sweartotellthetruth

December 8, 2015

Blues and Rhythm Show 207 on 93.3 CFMU (Hamilton, Ontario)

Swear to Tell the Truth for Tuesday, December 8th, (1:00-2:30 pm).

This week, we carry on with our survey of blues hits from the R&B charts of the 1950s. We left off our first installment in this series, somewhere in 1954.  In this week’s program we resume our survey of 1954 and move to the year 1955. 1955 was the year that rock and roll emerged as a full-fledged cultural phenomenon, a development that would have a large impact upon blues and R&B. 1955, however, was a year in which there were a significant number of blues hit records within the R&B charts. What we can observe is that down home blues records largely disappeared from the charts  in 1953 and ’54 and what remained, with some notable exceptions, was the electric blues of Chicago, the “urban” blues style of Memphis and Houston, and, from the Coast, the former Memphis Blues Boy,  B.B. King’s recordings. Of course, this is partly a matter of definitions. Was Johnny “Guitar” Watson a figure in blues or R&B? We place him on the R&B side, as we do Earl King, who, for a time, filled engagements for Guitar Slim, whom we have placed in the blues category. We think most people would agree that the artists we will be featuring are “blues” artists. Some may quibble with some of the exclusions.

Product Details                                                            ARTHUR GUNTER - BLUES AFTER HOURS  (BLUE HORIZON LP)                           

Whatever else it meant, rock and roll ushered in a new era of youth-oriented music for a youthful audience. Blues and R&B were adult-oriented and came to be seen as something from the past by the new youth audience. But we think there were larger cultural forces at work at the same time. 1954 was the year of the Brown versus Board of Education decision, the legal case that is said to have paved the way to integration and certainly was a catalyst and inspiration for the Civil Rights movement Blues continued to appeal to a segment of the adult population but to an ever smaller demographic.  The rise of Soul music also pushed blues further to the margin in the sixties. There’s a longer argument to be made but we won’t make it tonight.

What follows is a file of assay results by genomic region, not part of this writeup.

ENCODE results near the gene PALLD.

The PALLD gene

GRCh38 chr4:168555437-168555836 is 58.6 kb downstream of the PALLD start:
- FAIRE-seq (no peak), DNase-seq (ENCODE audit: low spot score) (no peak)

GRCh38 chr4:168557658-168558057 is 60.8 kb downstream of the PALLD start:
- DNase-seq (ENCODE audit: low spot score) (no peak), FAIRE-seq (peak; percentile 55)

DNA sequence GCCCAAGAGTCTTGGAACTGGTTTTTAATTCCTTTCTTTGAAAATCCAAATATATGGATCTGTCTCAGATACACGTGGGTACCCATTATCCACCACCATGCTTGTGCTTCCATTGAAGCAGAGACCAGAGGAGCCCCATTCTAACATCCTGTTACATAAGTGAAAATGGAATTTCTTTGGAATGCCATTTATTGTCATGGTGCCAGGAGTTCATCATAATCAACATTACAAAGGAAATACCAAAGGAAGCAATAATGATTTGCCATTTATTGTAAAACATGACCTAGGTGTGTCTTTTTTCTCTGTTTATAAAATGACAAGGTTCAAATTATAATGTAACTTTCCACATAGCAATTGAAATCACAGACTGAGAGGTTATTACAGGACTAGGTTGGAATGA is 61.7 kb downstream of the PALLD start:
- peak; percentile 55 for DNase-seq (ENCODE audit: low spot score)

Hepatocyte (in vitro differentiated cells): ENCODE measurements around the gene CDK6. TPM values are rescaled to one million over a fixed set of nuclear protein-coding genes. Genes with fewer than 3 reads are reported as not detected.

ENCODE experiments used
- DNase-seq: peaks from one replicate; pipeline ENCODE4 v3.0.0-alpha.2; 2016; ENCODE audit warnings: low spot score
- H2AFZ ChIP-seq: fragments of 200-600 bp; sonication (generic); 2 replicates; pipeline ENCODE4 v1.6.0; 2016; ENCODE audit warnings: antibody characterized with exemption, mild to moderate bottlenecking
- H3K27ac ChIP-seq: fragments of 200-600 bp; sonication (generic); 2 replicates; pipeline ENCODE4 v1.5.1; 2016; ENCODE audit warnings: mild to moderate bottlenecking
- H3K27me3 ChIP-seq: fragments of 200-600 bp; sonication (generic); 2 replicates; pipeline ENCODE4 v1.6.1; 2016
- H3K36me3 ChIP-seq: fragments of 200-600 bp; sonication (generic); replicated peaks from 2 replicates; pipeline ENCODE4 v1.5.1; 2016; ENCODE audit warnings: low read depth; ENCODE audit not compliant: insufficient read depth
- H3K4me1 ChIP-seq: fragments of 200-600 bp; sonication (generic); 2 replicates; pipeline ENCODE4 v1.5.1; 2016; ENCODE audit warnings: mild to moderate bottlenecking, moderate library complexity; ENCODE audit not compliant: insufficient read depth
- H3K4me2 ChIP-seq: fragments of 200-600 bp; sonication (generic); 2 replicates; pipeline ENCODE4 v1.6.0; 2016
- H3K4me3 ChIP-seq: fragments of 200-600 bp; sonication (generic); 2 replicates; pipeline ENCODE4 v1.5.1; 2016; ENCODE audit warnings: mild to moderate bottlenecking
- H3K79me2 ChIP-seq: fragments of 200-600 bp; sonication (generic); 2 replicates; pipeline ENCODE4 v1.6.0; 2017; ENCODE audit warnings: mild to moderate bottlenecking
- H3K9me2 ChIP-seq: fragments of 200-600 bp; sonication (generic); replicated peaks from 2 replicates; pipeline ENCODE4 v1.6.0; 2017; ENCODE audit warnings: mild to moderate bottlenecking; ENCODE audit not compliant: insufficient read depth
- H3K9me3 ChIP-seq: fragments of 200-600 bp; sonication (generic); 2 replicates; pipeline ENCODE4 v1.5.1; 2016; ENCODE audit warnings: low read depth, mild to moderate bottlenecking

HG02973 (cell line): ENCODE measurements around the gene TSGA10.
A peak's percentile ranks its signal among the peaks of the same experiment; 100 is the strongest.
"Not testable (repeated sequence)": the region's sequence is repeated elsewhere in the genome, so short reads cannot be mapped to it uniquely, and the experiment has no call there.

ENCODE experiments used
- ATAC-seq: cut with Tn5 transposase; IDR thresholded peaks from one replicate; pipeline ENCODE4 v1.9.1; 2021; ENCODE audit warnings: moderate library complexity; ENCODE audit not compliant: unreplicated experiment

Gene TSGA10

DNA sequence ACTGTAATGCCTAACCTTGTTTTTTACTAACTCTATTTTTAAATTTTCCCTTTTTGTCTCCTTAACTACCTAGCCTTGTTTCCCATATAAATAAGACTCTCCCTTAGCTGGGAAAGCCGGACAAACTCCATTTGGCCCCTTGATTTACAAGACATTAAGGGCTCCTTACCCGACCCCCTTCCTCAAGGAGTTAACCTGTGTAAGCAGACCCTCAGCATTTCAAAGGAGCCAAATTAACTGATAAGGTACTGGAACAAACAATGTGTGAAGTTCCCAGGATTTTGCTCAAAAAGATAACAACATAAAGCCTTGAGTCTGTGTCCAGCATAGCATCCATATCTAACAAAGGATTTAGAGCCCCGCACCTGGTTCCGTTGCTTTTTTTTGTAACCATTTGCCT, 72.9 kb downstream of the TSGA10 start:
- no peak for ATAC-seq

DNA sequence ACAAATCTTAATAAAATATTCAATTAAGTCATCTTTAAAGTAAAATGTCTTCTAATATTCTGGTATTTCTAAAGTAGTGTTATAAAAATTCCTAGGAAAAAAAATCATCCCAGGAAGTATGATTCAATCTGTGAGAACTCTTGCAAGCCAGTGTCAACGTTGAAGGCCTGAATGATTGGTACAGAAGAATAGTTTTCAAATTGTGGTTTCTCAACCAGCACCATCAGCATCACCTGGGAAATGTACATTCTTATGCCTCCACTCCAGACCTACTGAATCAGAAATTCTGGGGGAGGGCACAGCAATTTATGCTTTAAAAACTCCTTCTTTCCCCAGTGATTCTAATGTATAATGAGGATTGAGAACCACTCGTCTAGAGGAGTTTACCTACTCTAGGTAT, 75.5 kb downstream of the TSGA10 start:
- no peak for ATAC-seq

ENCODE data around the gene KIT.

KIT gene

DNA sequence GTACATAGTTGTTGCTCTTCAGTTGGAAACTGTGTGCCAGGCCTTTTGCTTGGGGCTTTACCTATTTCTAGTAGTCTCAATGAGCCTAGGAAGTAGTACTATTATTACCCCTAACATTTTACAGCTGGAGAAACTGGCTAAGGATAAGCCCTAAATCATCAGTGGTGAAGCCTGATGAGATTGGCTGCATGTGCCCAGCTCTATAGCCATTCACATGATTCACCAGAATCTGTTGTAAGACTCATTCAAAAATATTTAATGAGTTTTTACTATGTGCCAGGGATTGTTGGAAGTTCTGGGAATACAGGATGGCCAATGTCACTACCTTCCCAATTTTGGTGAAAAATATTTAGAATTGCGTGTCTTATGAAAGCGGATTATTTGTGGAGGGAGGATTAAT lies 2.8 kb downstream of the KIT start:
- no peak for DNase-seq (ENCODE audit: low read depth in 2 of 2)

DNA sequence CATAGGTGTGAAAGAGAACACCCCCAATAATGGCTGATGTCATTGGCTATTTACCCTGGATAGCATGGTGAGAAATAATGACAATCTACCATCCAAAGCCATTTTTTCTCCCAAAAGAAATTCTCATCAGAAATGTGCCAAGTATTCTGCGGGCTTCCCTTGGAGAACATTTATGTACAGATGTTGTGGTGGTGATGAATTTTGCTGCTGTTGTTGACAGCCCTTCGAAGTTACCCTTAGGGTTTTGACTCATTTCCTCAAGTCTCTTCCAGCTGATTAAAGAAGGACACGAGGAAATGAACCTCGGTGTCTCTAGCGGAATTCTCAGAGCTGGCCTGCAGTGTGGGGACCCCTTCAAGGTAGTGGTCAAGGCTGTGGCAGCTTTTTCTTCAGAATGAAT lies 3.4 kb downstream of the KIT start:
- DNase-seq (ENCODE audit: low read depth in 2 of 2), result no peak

J.B. Lenoir

Whatever the future of blues in 1955, blues continued to have a strong appeal in the cities of the Midwest, and in the South and blues records could still occasionally attain the upper reaches of the R&B charts. 

On the Show:

Guitar Slim – Howlin’ Wolf– B.B. King – Lowell Fulson – Arthur Gunter – Billy Boy Arnold – Little Junior Parker – Louis Brooks and the Hi-Toppers – J.B. Lenoir– Little George Smith – Little Walter – and others

Listen to the program at FM 93.3 in Hamilton or on CFMU online at cfmu.msumcmaster.ca. The program will be available to stream or as a podcast until January 4th

Contact Us:

To reach us with comments or queries, write us at sweartotellthetruth@gmail.com.

You can also follow the program at sweartotellthetruth@nosignifying on Twitter.

Next week (December 15th)

TBA

cmc

 

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